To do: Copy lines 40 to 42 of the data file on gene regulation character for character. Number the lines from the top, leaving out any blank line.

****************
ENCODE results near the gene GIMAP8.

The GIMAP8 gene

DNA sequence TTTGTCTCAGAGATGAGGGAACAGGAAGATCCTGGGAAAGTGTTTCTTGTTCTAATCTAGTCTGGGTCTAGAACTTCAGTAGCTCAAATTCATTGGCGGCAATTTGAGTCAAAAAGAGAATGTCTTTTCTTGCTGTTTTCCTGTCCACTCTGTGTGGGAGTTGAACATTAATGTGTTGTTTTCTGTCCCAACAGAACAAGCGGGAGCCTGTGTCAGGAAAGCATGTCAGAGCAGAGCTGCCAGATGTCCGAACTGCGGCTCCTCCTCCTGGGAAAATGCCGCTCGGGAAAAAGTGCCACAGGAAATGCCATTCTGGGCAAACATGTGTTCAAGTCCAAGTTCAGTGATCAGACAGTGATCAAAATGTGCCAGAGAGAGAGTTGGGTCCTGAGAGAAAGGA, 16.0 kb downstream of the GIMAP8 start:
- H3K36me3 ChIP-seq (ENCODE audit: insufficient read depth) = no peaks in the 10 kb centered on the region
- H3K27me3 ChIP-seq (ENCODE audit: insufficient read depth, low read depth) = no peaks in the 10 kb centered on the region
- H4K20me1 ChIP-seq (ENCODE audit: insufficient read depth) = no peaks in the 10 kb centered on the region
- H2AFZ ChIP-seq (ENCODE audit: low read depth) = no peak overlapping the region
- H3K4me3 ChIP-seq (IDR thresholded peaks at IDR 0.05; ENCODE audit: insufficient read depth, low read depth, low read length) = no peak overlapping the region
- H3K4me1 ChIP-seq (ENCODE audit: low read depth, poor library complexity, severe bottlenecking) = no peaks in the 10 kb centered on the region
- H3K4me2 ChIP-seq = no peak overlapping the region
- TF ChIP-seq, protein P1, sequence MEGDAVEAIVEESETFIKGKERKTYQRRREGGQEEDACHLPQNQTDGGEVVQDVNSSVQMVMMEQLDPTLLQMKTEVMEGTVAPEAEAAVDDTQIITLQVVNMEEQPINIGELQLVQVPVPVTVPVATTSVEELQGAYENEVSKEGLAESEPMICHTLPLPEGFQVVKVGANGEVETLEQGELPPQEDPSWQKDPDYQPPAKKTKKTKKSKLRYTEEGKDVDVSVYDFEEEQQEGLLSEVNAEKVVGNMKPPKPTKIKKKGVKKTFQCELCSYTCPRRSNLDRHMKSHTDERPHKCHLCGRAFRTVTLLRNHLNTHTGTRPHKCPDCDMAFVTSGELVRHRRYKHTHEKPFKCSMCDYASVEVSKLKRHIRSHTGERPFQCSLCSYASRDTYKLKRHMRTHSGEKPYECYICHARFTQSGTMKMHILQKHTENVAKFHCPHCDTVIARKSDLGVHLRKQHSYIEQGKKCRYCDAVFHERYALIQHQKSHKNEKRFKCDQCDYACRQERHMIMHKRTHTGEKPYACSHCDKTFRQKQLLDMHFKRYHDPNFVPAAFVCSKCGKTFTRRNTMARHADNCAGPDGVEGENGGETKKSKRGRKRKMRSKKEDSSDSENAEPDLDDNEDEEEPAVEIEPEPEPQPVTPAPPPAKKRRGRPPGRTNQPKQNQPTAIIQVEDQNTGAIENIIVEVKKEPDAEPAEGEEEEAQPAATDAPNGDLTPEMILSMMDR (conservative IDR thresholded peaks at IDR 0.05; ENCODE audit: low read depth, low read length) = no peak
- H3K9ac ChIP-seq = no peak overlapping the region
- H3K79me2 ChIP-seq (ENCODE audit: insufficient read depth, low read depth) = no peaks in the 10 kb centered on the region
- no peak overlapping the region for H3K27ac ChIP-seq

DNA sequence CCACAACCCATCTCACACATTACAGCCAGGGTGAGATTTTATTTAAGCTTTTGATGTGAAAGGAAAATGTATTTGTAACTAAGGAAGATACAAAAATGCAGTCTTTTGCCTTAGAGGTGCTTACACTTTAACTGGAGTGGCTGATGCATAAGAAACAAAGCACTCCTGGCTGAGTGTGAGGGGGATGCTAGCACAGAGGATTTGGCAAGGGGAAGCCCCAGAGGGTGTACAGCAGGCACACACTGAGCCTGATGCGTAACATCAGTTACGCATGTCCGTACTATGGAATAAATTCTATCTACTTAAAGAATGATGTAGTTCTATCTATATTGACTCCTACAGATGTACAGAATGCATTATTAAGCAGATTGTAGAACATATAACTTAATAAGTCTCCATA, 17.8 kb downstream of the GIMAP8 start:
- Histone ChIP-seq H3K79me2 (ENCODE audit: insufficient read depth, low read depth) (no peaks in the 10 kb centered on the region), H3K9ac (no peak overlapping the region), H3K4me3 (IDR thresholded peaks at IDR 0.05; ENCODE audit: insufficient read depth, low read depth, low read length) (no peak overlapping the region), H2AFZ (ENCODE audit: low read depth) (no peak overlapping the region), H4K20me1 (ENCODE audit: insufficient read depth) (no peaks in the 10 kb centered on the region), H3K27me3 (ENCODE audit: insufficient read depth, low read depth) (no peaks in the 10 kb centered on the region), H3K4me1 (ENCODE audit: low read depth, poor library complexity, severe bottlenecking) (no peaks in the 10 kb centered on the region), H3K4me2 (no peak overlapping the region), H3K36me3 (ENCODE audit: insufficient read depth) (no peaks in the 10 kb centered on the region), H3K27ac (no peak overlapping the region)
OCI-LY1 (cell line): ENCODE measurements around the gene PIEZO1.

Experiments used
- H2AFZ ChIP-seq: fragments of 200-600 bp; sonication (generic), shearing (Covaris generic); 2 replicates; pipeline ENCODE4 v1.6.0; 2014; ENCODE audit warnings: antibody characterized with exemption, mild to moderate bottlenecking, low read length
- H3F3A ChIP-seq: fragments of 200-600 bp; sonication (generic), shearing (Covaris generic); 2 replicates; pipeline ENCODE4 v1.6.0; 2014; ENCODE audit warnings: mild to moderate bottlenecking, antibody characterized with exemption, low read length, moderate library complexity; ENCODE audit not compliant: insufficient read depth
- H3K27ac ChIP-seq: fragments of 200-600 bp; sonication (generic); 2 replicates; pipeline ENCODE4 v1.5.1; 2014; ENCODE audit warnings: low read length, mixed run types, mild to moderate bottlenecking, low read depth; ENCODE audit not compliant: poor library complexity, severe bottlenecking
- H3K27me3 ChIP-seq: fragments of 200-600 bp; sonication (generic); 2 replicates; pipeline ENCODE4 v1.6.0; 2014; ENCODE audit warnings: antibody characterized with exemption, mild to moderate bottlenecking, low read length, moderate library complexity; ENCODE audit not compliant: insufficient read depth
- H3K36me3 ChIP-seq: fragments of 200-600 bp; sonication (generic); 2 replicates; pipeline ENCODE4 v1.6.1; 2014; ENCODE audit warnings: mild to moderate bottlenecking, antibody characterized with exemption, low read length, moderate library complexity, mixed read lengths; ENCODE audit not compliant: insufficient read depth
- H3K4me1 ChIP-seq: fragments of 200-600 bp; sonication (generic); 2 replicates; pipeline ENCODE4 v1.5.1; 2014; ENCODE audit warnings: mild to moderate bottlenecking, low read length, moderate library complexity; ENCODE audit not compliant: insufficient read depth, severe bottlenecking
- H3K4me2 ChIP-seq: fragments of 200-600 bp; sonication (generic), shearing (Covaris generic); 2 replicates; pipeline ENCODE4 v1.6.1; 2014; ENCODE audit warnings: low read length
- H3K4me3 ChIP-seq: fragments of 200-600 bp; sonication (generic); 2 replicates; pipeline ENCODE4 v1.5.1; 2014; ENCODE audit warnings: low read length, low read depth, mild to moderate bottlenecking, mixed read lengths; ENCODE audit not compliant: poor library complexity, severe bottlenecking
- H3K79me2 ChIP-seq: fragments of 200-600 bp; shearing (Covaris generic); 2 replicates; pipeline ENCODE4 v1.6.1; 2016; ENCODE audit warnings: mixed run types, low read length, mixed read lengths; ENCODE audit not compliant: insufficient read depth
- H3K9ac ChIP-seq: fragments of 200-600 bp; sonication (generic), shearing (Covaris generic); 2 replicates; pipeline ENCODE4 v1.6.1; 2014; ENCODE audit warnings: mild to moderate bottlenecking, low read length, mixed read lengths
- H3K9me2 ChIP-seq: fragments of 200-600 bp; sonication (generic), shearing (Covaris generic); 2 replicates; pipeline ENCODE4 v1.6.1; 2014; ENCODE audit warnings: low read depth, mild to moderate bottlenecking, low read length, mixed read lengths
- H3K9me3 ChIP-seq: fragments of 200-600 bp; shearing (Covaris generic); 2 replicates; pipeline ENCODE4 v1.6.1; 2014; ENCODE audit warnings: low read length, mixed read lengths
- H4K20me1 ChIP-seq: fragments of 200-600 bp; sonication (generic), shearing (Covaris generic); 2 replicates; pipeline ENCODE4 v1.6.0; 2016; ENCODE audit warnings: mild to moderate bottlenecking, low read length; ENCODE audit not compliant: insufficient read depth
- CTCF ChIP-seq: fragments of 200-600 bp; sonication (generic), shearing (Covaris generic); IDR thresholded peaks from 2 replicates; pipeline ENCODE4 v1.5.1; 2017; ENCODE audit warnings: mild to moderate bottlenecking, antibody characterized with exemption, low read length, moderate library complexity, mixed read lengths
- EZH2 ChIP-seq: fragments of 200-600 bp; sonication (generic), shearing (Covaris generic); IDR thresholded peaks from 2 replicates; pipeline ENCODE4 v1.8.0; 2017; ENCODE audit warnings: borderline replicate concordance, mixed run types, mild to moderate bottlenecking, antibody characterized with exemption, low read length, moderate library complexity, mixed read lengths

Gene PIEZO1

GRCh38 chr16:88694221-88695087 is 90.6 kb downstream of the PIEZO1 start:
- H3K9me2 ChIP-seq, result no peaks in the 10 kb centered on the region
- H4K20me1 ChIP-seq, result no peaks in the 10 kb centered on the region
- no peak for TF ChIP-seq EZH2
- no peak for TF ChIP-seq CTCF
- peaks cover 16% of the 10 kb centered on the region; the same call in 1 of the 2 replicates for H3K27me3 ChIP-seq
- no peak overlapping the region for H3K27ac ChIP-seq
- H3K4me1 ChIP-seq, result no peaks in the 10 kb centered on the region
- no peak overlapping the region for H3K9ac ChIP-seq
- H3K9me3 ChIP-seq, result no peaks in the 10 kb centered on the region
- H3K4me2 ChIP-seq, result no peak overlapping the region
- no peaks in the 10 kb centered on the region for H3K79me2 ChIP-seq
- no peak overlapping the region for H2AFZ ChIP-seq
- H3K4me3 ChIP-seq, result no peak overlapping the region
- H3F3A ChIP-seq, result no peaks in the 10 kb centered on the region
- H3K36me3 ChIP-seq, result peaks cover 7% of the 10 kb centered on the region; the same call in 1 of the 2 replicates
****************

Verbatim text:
- peaks cover 16% of the 10 kb centered on the region; the same call in 1 of the 2 replicates for H3K27me3 ChIP-seq
- no peak overlapping the region for H3K27ac ChIP-seq
- H3K4me1 ChIP-seq, result no peaks in the 10 kb centered on the region